Some Ramblings

17 12 2012

I have read a lot of dark, horror tales over the past few weeks. With the arbitrary made up date of the Mayan Apocalypse, I was going to give the blog an Apocalyptic tilt this week, featuring reviews of Post Apocalyptic novels each day. I will still do this, but I decided to take one day, and do something I never do. Write something that is not a review. Basically, I am taking the time to write out my rambling thoughts, I will post them here Monday, and not really do any promotion. You see, I don’t take many things seriously, I like to joke and downplay the emotions of almost any situation. I find a sort of comfort in inappropriate humor, and have friends that I fell comfortable with that know that about me. I was with a group of these friends Saturday, and it was what I needed. We didn’t even talk about anything substantial, just randomness. Just God, and language and goblins and Dr. Who and beer and our own history.  Being able to talk and ramble and say things without judgment is a real release, and was perfect. Yet, just because I don’t take things seriously on the outside, I do spend a lot of time thinking and feeling, and sometimes the only way to truly deal with it is to sit down and write it out, in a free association type thing. This is what this is.

Friday was a horrible day. I think what happened Friday hit me harder than even 9/11. I think part of it was how I discovered what happened. 9/11, I was home asleep when my brother woke me up and told me we were under attack. At that point, I was in between jobs, and spent the entire day watching the news nonstop. Friday, I discovered the news on Twitter, I didn’t watch any news, and knew very few specifics. I was at work most of that day. Most of my work day is spent in school buildings, specifically in a school for kids with physical and mental disabilities. I have a great imagination, at times, and it can be a blessing and a curse. Each time I walked into a classroom, I had a hodgepodge of images in my head. I love the guys I work with, I have no kids of my own, but I have my friend Jimmy. I have my niece and nephews. I saw them in these classrooms. It was not an easy day,

I was recently asked why I love Zombie stories. There is so much bad in the world, why wouldn’t I want to escape through less horrific means. Personally, for me, what I love about Zombie tales is seeing the human reaction to the worst possible situations. Yes, it’s dark, morally questionable, full of horrific acts and brutal people, and that is why when you find those truly humanizing moments it stands out so much more. A candle in the daytime makes no difference, but at night it’s a shining beacon. This is what I try and take away when the horrors of everyday life hit our news. It’s the heroes and the innocent who truly shine in these times. Horror is a dark canvas where you can continue to slather on the dark paints, cluttering up the picture with moral murkiness. This does serve a purpose. You watch a show like The Walking Dead, and its darkness and death, and good people making bad choices, and it pulls you down into the murk. Yet, there are moments. The love between a couple. People putting themselves in harms way for a friend. Even the fight to survive. These are all truly humanizing moments.  I live for these moments of light. When I find them among the darkest of dark, they are only more beautiful to me.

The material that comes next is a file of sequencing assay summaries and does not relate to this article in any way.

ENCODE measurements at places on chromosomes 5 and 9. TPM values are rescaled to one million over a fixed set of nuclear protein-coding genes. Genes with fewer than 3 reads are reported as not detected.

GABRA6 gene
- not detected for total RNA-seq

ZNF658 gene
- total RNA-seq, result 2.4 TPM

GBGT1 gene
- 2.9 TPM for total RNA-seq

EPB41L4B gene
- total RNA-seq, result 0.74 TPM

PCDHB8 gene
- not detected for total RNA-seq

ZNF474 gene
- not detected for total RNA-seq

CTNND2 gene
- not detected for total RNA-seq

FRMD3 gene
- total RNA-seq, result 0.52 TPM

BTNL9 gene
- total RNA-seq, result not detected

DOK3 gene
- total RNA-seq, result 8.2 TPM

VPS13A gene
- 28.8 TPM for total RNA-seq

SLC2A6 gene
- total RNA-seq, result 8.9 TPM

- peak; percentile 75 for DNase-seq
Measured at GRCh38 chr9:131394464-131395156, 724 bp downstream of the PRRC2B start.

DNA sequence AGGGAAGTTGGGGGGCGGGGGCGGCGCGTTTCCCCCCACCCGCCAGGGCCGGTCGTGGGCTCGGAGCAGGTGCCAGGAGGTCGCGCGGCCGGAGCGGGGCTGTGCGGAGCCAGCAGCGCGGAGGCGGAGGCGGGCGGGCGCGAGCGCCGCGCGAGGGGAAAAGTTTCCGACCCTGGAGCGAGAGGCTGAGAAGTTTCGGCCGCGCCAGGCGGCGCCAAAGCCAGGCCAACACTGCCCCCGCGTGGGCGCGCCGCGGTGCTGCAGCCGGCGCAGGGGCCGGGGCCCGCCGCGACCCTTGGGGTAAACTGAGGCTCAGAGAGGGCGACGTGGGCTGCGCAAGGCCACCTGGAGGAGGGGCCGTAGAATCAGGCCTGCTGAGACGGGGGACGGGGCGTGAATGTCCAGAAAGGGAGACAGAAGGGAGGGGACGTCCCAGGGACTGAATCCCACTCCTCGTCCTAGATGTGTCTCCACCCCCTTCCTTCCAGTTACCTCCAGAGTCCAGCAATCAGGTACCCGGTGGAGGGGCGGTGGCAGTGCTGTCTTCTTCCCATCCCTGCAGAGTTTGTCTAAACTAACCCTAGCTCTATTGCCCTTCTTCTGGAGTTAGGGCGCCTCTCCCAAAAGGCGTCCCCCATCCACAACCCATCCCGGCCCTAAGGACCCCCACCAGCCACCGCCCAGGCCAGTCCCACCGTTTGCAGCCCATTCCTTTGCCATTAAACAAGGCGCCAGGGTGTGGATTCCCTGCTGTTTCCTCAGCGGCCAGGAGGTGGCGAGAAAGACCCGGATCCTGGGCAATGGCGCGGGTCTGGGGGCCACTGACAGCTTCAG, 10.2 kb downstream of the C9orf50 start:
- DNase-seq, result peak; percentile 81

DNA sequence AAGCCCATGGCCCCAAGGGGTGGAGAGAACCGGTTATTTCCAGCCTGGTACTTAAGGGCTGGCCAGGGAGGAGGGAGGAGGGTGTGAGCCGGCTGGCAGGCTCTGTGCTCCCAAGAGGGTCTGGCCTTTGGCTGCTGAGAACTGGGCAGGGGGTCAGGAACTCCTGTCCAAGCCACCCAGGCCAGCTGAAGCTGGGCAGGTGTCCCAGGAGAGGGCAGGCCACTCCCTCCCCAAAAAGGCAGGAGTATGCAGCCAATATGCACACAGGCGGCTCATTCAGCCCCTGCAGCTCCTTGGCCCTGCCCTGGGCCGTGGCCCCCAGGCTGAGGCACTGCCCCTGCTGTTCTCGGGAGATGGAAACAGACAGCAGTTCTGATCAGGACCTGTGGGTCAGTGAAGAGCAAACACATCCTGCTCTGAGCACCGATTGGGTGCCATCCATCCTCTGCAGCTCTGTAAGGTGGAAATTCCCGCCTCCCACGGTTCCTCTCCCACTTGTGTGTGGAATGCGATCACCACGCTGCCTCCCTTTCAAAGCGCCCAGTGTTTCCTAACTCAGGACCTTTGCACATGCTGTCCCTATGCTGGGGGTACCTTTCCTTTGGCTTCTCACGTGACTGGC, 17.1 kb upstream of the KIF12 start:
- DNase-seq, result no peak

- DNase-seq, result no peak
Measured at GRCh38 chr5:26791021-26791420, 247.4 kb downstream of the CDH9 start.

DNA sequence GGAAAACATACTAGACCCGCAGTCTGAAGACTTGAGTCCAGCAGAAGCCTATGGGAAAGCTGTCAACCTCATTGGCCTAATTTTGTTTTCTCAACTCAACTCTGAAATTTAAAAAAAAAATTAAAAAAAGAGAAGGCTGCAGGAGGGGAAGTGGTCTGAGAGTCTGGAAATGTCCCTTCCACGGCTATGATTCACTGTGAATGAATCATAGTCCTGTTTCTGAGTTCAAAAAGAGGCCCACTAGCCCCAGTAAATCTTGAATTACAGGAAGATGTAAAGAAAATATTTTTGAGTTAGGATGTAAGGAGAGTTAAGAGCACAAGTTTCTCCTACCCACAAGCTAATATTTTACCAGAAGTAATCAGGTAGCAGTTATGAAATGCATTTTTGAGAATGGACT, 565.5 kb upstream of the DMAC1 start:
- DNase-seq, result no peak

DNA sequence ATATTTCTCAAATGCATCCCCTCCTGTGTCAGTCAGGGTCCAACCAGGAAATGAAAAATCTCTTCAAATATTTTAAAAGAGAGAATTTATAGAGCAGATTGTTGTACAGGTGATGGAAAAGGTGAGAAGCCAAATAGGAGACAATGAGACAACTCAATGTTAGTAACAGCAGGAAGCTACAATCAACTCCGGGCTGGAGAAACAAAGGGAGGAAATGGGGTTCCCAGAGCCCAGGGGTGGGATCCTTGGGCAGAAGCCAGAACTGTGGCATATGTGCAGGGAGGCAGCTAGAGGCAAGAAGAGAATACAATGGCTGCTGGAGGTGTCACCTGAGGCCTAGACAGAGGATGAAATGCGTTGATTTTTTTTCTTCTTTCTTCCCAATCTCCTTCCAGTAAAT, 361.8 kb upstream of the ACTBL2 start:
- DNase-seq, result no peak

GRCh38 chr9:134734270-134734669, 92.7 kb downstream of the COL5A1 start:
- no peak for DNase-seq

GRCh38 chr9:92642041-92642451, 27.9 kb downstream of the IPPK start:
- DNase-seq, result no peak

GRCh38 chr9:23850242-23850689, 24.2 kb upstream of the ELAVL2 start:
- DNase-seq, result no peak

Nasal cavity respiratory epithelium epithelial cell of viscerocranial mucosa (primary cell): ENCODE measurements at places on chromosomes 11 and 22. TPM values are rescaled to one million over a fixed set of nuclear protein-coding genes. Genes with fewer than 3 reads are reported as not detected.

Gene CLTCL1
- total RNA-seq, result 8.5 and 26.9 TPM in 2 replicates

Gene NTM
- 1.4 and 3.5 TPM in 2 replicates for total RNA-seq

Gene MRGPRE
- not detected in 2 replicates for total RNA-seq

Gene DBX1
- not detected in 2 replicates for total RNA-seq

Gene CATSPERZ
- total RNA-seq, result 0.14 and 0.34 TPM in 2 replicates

I want to remember the heroes. I want to have the image of a custodian who runs down the hallways warning everyone. I want to remember a little boy telling adults that he knew karate and would lead the way, because that was such a Jimmy moment, which for me is the purest form of goodness there is. I was angry Friday. I was angry not just about what happened. I was angry that right away it became a political debate about gun control, even though I agreed. I got angry when someone said that everyone should hug their children, and I got angry when the next person said that hugging your children won’t help. I got angry when someone tweeted something that wasn’t about what was happening, and I got angry when that was all anyone was talking about. I got angry when people offered prayers to a God that exists but still allows these things to happen. I got angry at myself for thinking that.  I don’t want to remember the anger. I may need to, but I don’t want to. I want to remember the teachers who protected the children. I want to erase what happened from my brain. I don’t ever want to forget.

As I said, this really has no purpose. I am not trying to send a message, or make a point. This is more for me that anything. It’s just, when I think about this day, in ten, twenty, fifty years, I hope what I remember is the light, yet I fear what I remember is the darkness. Maybe, on that day, the future me will remember writing this, and seek it out. Maybe it will remind me of the good. Maybe.



6 responses

17 12 2012
Laurie C

I’m so glad I didn’t ignore this post. Thank you for writing it.

17 12 2012
Literate Housewife

Thank you, Bob. This is beautiful. We need those glimmers of humanity in the darkness. You are one of them for me.

17 12 2012

Really appreciate you posting this. It very well encapsulates a lot of the conflict I’ve felt since Friday. I’ve been asking myself a lot of questions since then, and this has helped me as I continue to do so. Thanks, Bob.

17 12 2012

I agree with everything you said here and these are the reasons I continue to read horror when others think I am crazy.

I am so angry that I refuse to visit my Facebook page. Everything makes me want to scream with rage or cry.

17 12 2012
Jenn Lawrence (@jennbookshelves)

Well said, Bob, well said.

18 12 2012
Diane Challenor

Your heart felt words became poetry most profound when read aloud. Perfectly elloquent and mirrored many of my feelings. Very moving.

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